Eagle County Assessor Ella Bindley graduated from a five-day tax law seminar held at the University of Colorado at Boulder.
50 years ago
Week of Dec. 30, 1971
“Vail, the resort that is 10 years young,” was the theme for an upcoming anniversary party. The event was planned Jan. 23-29 with parachute jumpers, fireworks and “a colorful calendar of events and exhibitions what will turn the normally staid resort into a weeklong winter carnival.”
The town of Eagle announced it was accepting applications for police patrol officers. Interested candidates were told to call Eagle Mayor Harry Long.
“Christmas 1971 was probably one of the wettest Christmases this county has seen for a long time,” the Enterprise reported. “This year, what snow we had gave way to rain with the result that the ground was a muddy, sodden mess.”
The featured movie at the Eagle Theater was “Love Story,” starring Ryan O’Neal and Ali McGraw.
60 years ago
Week of Dec. 29, 1961
The Eagle Lions Club planned its annual “burning of the greens” party, but because of a scheduling conflict, the event was slated for Jan. 4 instead of Jan. 6-12. Skaters were invited to gather at the Eagle Town Park rink, with the Lions providing coffee and hot chocolate.
Gypsum girls June Bertroch and Jane Walcher both broke their arms while playing outside on a sunny Christmas break afternoon. June was sledding. Janet was skating. Both girls were taken to the Glenwood Hospital by their mothers, riding in the same car.
Renowned economist Roger W. Babson’s official forecast for 1962 stated, “There will be neither a nuclear war or total disarmament. Considerable progress may be made toward a ban on atomic weapons.”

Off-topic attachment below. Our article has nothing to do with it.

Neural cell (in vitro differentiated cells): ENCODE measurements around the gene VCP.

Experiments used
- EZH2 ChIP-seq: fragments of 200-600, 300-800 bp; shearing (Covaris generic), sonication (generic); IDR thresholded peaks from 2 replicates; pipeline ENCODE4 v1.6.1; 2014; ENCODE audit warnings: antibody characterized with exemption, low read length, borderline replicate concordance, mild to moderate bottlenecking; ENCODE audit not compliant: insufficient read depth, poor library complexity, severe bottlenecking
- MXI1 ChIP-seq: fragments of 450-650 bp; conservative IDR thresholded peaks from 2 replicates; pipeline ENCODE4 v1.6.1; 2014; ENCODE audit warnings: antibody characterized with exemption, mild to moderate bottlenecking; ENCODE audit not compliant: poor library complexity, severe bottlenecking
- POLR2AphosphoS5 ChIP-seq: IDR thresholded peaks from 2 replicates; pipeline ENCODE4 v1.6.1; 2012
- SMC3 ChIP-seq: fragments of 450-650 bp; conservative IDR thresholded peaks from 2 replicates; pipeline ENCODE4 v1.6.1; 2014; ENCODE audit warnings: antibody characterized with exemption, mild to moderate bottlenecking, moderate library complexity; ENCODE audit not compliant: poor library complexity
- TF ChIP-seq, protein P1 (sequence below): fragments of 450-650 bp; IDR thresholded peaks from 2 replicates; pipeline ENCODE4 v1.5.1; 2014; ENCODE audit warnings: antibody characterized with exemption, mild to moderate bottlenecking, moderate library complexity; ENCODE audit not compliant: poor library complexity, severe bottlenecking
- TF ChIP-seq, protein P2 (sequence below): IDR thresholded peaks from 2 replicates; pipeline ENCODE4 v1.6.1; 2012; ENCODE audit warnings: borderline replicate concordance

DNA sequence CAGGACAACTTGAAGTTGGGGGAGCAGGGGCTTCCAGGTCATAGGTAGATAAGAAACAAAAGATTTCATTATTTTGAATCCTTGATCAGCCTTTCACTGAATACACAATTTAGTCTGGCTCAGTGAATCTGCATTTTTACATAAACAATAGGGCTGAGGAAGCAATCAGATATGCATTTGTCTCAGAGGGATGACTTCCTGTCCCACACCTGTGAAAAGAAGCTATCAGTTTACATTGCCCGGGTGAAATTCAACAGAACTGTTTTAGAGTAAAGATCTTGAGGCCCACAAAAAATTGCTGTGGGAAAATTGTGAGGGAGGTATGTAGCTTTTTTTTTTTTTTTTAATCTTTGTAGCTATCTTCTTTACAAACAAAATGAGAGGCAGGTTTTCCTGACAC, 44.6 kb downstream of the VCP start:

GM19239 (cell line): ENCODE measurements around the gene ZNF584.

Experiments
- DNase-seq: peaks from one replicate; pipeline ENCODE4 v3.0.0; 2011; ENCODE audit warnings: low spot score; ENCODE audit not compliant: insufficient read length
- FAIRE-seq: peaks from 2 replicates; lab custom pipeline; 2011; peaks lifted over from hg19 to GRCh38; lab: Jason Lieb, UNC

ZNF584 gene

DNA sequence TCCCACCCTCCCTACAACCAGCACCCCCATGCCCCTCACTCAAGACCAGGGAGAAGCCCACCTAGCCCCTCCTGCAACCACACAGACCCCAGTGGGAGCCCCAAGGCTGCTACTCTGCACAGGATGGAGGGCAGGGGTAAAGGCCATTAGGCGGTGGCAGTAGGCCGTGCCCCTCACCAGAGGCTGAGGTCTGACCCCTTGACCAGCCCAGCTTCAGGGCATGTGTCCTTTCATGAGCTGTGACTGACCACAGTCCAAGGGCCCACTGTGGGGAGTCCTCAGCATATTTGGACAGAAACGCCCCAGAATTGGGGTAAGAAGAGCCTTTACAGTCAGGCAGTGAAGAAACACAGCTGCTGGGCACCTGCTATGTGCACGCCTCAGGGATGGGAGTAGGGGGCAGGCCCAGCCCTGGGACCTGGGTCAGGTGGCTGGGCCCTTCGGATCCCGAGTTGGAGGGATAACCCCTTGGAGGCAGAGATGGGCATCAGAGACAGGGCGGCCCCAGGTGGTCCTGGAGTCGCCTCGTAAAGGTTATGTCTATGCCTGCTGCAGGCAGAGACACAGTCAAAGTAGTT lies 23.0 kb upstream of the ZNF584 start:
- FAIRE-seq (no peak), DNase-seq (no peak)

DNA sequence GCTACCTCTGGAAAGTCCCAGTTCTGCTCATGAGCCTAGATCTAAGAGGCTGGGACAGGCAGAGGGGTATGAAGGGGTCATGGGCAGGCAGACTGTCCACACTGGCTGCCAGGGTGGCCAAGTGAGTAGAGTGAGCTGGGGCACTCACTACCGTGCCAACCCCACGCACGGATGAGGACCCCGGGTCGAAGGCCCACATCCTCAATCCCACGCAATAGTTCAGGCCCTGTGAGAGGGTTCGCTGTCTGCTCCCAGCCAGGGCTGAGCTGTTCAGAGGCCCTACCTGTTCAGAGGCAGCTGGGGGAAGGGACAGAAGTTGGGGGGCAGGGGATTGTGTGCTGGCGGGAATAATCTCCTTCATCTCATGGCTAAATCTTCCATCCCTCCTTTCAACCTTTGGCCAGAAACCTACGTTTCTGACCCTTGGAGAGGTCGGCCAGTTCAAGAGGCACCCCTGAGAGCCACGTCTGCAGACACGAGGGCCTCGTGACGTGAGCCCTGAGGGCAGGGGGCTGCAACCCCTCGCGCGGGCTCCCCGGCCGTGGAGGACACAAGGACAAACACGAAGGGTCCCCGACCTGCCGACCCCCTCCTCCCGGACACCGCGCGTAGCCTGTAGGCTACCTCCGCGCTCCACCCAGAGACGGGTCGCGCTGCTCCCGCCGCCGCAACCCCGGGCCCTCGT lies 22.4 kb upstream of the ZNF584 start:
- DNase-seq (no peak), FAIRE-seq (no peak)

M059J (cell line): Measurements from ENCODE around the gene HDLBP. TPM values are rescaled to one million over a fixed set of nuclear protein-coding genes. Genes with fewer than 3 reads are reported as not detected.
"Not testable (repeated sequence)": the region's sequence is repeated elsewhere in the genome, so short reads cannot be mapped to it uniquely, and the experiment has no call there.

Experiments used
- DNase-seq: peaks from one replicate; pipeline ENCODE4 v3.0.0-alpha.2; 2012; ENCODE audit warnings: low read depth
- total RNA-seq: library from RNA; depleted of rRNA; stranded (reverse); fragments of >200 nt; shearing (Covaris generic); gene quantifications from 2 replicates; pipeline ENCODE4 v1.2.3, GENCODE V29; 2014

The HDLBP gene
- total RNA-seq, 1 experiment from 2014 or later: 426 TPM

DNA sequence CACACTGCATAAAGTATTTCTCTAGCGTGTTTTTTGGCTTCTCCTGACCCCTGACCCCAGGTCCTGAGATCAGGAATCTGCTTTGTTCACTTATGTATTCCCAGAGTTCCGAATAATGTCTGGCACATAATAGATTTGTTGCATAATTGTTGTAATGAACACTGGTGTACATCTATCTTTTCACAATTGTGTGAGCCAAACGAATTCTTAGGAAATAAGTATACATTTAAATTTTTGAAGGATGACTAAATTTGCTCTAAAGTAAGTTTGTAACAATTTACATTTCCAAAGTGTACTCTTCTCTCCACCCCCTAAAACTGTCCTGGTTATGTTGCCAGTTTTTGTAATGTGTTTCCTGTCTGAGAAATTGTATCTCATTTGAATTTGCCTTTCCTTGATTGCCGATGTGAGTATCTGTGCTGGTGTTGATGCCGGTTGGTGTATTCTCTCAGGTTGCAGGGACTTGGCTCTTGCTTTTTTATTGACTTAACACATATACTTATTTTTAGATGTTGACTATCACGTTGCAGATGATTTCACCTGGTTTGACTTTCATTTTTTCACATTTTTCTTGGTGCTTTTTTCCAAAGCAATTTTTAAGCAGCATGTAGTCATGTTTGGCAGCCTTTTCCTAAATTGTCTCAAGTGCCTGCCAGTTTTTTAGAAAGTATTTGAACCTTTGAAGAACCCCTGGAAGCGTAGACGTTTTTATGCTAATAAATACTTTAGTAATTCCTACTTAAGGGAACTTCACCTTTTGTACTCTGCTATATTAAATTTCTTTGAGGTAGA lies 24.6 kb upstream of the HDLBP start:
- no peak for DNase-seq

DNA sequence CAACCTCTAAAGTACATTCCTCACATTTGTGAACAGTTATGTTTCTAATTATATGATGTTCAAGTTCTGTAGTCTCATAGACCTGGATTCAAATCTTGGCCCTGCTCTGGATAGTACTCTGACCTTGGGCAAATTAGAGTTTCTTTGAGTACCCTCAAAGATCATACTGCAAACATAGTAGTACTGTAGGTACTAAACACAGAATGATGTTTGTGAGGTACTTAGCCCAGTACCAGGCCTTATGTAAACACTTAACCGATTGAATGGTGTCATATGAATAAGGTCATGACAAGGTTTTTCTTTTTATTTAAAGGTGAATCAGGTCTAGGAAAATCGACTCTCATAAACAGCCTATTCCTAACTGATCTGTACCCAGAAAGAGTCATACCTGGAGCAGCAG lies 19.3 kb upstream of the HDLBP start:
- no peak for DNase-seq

The featured movie at the Eagle Theater was “Gidget Goes Hawaiian.”
70 years ago
Week of Dec. 27, 1951
A team of Glenwood Springs judges awarded the Pender residence first place in the Eagle Chamber of Commerce Christmas Lighting Contest. The Long residence netted second place and the Bridges residence earned third place.
The March of Dimes fund drive was slated to begin two weeks early because of the surge in local polio cases.
The Rev. James D. Strickland, along with his wife and children, moved to Eagle to lead the First Baptist Church congregation.
The Eagle High School alumnae planned a homecoming and New Year’s Eve party at the Diamond J Lounge. The event was stated to start with a smorgasbord at 7 p.m., followed by a dance at 9:30 p.m.
80 years ago
Week of Dec. 26, 1941
With the United States’ entry into World War II, a group of Eagle County residents formed a local Council of Defense. Judge William Luby was elected as the council’s chairman. Each community in the county planned to establish special committees for firefighters and first-aid workers.
National defense concerns resulted in the largest meeting ever for the American Legion Eagle Valley Post No. 150. The local post planned to organize a scrap metal drive to aid the war effort.
Eagle County Assessor George Watson reported the county’s total assessed value was $10.2 million.